Re: Re: Is there demand for holiday-homes if the price is right?


@zenkarma wrote:

@mark wrote:

So I’m wondering, is “cheap” enough, or does it have to be “very cheap”?

Well, cheap and very cheap are just words, they need some context, cheap and very cheap compared to what?

I actually don’t think it’s property prices that is the main problem. It’s never been cheaper, at least not in the past 15-20 years to buy a property in Spain what with rock bottom interest rates and even taking into consideration the weaker pound against the Euro. If you don’t need a mortgage, have cash in hand and are prepared to be patient and negotiate you can really pick up some good property deals in Spain at the moment. That’s not to say the current asking prices are realistic, many of them aren’t, but there are still bargains to be had if Spain is where you’ve chosen to retire or relocate to.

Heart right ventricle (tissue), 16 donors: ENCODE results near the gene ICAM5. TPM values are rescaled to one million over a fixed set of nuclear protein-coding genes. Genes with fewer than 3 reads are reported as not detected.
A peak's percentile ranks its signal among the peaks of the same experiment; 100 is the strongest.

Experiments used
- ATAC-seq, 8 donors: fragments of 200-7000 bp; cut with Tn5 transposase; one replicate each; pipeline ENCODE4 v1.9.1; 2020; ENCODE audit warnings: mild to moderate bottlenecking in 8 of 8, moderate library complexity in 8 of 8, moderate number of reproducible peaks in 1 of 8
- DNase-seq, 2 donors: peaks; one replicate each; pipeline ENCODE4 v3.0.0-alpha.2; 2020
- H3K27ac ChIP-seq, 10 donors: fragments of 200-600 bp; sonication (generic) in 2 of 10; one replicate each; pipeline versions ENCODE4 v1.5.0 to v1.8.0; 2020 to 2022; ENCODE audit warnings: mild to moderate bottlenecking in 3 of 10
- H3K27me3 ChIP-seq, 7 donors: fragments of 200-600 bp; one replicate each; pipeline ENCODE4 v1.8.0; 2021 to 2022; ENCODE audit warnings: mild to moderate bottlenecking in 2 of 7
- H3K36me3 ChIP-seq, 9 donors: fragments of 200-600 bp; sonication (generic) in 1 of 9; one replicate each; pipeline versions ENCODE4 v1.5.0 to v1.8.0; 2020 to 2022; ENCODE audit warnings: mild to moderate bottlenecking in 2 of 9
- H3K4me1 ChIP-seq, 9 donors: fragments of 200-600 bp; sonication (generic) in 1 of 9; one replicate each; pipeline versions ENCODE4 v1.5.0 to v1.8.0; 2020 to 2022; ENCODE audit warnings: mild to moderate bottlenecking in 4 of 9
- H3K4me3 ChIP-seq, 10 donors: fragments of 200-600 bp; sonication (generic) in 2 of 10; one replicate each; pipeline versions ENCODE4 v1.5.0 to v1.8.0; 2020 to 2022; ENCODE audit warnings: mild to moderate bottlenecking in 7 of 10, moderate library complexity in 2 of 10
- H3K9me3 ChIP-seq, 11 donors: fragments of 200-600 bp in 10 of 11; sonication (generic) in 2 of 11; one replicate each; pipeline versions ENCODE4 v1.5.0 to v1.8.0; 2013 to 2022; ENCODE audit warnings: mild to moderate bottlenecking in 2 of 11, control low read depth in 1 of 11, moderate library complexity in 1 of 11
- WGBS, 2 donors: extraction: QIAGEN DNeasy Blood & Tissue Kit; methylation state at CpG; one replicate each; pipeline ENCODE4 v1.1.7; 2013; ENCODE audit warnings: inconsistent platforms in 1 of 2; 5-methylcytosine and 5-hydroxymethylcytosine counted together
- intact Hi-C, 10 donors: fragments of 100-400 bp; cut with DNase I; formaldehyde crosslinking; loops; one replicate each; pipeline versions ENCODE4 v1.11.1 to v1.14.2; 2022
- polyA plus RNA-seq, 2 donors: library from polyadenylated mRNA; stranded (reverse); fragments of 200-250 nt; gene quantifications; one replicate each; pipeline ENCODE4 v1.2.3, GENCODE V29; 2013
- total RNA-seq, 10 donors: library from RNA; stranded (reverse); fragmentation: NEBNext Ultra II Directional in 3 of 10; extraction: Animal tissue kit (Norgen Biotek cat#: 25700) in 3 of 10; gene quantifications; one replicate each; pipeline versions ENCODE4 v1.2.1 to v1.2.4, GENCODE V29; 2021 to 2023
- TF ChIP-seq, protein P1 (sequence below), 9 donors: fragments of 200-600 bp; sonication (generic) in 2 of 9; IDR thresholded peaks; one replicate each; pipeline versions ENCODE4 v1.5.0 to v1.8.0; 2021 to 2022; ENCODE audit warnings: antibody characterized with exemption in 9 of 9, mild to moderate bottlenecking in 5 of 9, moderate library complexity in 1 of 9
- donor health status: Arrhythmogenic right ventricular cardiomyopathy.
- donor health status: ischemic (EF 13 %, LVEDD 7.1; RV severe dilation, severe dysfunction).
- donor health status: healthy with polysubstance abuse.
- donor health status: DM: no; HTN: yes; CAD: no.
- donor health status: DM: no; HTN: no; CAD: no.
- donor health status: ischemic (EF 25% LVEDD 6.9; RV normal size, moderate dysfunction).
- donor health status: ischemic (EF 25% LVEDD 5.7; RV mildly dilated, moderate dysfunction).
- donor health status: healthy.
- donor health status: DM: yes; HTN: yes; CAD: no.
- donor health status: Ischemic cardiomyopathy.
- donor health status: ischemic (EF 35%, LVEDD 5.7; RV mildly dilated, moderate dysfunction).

But I don’t think it’s the property prices that’s the problem – I think it’s the increased cost of living, weakness of the pound against the euro and the tougher tax laws the Spanish government are enforcing that’s putting people off. The pound has almost reached parity with the Euro now – that makes everything much more expensive and that comes on top of already significant inflationary increases on food, petrol, energy and so on.

Why go to Spain and gamble on their dodgy property market, I say dodgy because no-one really knows what it’s going to do in the future be no better off financially than you are in in UK for a bit of sunshine and an ‘Alice in Wonderland’ bureaucratic system?

The appeal of Spain has definitely lost its lustre and that is why so many people are simply returning home.

I agree on the whole. To be honest I doubt if certain parts of Spain had any lustre in the first place – it was more herd mentality that drove some people over there. However there are other parts of Spain well worth exploring, and of course to live in Spain doesn’t mean you have to buy in Spain.